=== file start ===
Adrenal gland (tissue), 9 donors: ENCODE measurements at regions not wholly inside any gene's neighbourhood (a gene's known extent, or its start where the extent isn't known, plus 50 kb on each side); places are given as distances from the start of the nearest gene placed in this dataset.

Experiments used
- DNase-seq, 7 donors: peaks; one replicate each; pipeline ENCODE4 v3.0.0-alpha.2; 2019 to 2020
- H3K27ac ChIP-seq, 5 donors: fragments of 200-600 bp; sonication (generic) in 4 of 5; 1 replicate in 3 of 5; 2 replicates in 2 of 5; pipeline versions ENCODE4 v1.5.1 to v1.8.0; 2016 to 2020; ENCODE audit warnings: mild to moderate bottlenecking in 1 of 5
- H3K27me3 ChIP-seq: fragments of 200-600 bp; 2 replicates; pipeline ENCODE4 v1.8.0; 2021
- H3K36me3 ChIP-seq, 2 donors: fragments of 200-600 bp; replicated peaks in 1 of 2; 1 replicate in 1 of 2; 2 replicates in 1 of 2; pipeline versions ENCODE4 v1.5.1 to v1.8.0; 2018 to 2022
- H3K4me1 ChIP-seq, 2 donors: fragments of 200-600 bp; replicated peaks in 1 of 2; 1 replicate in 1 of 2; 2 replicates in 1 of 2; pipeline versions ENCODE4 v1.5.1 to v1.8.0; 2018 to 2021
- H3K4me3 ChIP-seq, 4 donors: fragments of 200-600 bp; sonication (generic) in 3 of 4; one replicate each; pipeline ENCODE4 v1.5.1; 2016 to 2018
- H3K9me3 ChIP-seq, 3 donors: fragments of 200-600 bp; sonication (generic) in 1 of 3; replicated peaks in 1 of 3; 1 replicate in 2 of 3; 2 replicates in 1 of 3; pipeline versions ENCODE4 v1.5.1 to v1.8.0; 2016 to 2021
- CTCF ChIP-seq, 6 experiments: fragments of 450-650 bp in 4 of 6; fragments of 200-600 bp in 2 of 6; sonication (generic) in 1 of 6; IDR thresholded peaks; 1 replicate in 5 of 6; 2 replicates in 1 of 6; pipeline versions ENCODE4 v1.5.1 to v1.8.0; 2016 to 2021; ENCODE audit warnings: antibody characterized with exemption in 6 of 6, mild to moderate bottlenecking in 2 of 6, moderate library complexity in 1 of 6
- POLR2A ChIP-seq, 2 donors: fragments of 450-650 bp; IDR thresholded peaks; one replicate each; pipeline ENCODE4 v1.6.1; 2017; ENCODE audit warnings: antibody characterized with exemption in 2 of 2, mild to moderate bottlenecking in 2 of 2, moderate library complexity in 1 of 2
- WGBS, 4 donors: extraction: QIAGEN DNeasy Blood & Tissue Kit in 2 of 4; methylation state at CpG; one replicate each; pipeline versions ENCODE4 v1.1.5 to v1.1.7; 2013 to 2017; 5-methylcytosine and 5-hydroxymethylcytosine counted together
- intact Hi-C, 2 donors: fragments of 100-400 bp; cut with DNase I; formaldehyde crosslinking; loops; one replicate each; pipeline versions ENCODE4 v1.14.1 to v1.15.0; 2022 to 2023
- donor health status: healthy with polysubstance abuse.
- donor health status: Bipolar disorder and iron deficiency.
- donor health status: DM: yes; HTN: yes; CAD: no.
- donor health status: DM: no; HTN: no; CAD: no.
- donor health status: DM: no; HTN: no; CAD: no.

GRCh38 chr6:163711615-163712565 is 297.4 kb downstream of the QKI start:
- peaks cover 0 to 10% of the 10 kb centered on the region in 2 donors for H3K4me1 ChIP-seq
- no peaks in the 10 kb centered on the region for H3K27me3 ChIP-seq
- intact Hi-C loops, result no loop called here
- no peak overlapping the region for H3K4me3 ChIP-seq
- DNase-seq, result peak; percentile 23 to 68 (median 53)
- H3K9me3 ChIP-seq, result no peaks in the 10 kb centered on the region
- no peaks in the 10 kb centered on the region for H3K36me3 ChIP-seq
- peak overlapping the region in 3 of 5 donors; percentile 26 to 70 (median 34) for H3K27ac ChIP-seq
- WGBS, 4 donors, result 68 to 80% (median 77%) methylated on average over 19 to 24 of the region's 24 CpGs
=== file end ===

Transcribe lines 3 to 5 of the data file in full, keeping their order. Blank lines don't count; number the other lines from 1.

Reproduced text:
- DNase-seq, 7 donors: peaks; one replicate each; pipeline ENCODE4 v3.0.0-alpha.2; 2019 to 2020
- H3K27ac ChIP-seq, 5 donors: fragments of 200-600 bp; sonication (generic) in 4 of 5; 1 replicate in 3 of 5; 2 replicates in 2 of 5; pipeline versions ENCODE4 v1.5.1 to v1.8.0; 2016 to 2020; ENCODE audit warnings: mild to moderate bottlenecking in 1 of 5
- H3K27me3 ChIP-seq: fragments of 200-600 bp; 2 replicates; pipeline ENCODE4 v1.8.0; 2021